The easiest way to test your NSD configuration is to run from the server a dig querying NSD for the domain you just defined, in our example

dig @

You should see something similar to this output:

; <<>> DiG 9.3.6-P1-RedHat-9.3.6-20.P1.el5_8.2 <<>> @
; (1 server found)
;; global options:  printcmd
;; Got answer:
;; ->>HEADER<

In this output you should see in the ANSWER SECTION the correct association between your DNS name and IP and in the AUTHORITY SECTION the correct association between your NS and the configured IP.

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  4 Responses to “How to install NSD Instead of BIND as name server on Linux to save Memory”

  1. Hey, never heard of it but after reading this I’m looking forward to trying it out and see if it will replace the use of BIND here.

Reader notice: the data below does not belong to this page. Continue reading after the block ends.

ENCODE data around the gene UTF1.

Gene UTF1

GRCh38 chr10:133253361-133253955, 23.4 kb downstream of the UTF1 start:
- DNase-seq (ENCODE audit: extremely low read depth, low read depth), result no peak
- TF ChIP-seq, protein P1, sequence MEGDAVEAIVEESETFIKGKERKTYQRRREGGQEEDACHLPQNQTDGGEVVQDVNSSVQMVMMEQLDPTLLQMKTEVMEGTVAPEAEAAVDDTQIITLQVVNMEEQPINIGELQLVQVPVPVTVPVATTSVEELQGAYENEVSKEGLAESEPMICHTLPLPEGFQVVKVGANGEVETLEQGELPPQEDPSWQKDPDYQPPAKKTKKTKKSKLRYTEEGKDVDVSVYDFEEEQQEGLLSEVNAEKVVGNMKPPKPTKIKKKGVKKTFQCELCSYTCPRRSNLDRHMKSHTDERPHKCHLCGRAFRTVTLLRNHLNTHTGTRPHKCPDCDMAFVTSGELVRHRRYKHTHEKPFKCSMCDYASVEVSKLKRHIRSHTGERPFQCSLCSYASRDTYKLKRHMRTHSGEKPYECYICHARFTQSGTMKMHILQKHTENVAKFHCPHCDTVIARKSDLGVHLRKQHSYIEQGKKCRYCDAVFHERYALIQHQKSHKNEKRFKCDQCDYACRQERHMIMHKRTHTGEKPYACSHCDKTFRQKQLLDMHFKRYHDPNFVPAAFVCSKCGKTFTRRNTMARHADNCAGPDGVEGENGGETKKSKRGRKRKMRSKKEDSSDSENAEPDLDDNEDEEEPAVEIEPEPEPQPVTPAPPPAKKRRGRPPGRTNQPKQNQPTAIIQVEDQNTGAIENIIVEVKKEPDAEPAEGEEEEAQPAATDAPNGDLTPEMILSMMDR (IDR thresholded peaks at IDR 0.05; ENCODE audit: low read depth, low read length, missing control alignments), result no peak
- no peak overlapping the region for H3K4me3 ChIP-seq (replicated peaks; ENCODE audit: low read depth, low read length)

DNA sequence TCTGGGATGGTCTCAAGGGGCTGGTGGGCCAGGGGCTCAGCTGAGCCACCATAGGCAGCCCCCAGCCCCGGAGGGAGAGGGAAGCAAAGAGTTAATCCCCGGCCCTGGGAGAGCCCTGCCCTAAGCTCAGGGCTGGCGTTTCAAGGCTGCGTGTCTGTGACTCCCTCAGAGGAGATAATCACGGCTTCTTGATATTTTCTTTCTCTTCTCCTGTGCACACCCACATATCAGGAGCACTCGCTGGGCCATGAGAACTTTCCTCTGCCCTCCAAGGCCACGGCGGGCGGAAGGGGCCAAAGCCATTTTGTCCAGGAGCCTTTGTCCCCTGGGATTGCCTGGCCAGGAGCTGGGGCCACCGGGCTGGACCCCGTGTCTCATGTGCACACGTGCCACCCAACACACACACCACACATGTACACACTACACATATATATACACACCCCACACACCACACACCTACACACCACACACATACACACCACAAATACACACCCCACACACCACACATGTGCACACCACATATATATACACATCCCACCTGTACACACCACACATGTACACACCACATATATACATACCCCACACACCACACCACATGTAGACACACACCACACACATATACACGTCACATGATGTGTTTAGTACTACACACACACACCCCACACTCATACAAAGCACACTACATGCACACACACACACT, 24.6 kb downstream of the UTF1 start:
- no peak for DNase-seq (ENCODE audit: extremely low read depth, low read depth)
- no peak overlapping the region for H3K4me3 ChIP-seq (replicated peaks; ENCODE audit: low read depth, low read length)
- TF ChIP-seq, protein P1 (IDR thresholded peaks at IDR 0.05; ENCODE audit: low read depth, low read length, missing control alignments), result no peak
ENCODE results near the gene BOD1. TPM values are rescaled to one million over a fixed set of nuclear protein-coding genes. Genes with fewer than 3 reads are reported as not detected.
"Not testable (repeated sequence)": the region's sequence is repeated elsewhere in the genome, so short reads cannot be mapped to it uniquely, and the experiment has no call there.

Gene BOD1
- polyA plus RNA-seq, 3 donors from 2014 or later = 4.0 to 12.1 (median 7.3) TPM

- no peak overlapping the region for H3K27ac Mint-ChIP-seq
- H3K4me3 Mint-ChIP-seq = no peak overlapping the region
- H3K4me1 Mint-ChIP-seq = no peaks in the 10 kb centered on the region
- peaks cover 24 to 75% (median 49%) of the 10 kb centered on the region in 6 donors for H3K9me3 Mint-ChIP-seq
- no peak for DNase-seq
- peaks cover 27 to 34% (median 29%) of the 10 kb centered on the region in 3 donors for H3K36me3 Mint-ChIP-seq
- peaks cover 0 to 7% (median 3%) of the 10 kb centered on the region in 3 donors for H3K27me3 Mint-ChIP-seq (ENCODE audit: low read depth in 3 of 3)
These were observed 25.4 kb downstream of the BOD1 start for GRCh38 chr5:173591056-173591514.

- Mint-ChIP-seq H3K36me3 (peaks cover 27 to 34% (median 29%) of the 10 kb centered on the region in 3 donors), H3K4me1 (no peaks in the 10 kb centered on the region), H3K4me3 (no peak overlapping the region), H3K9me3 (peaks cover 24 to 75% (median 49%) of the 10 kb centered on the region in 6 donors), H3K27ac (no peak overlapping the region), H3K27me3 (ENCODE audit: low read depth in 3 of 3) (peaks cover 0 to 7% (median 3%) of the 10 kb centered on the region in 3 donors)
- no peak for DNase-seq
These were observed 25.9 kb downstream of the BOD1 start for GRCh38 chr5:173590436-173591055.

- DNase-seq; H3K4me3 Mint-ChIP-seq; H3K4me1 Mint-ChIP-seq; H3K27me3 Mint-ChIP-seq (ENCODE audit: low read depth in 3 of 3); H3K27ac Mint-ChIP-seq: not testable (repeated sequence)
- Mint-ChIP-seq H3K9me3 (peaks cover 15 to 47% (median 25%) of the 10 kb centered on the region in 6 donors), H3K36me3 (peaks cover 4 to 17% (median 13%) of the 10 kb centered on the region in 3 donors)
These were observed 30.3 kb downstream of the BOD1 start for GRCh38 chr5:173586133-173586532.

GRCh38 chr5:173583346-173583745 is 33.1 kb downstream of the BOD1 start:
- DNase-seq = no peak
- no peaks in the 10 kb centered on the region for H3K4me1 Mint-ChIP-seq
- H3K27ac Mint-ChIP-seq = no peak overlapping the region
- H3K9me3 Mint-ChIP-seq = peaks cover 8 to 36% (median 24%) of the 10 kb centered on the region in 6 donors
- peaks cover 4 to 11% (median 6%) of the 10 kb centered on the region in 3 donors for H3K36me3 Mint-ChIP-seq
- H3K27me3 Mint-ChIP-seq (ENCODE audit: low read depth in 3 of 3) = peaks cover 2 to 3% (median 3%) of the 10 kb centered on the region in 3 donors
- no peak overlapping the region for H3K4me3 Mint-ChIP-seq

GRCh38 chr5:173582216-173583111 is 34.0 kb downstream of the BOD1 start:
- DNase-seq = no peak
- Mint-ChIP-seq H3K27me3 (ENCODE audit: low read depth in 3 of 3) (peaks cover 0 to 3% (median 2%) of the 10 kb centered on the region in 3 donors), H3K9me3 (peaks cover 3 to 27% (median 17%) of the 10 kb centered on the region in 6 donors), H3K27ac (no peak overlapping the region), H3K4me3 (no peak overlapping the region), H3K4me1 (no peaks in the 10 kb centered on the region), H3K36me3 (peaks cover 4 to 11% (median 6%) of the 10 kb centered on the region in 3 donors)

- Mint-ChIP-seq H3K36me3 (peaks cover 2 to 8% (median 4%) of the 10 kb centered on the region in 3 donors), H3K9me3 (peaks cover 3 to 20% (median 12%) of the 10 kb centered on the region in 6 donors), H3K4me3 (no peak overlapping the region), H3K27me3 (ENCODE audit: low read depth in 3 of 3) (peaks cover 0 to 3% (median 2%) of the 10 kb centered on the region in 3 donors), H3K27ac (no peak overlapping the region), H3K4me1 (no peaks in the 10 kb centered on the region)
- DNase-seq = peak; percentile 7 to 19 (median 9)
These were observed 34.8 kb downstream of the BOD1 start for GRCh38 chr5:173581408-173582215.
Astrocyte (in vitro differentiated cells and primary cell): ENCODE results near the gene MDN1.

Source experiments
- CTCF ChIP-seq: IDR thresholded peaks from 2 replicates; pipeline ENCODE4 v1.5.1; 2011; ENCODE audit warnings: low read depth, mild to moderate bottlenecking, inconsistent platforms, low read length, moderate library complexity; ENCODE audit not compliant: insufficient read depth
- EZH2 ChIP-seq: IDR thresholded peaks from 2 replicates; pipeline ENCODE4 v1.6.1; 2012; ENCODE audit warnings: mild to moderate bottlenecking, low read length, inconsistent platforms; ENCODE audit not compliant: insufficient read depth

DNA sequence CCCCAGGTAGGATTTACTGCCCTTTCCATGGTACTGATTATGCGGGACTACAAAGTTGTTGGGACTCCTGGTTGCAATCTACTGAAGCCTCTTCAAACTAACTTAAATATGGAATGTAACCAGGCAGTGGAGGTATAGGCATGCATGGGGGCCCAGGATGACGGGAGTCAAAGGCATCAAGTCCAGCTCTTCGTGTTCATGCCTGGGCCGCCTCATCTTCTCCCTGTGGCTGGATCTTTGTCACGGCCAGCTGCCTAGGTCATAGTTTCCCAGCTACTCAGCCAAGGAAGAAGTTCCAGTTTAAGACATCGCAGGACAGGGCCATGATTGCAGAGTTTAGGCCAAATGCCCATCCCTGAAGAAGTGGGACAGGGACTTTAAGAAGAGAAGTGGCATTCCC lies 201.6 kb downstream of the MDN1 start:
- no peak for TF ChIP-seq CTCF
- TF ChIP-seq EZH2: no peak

As always, awesome articles at LinuxAria.

    take care,

    – d

    • Thanks Daniel,
      This program is new to me too, but it’s really easy to setup it if you are used to bind and usually you can save something around 30MB that on small VPS is a lot 😉

  2. I just heard too and immediately replaced with the bind on my vps. It uses less memory and never down. Thank you for this great article bro.

  3. For Ubuntu and Debian the package is not ns3. It is nsd3. Therefore the command to install is:

    sudo apt-get install nsd3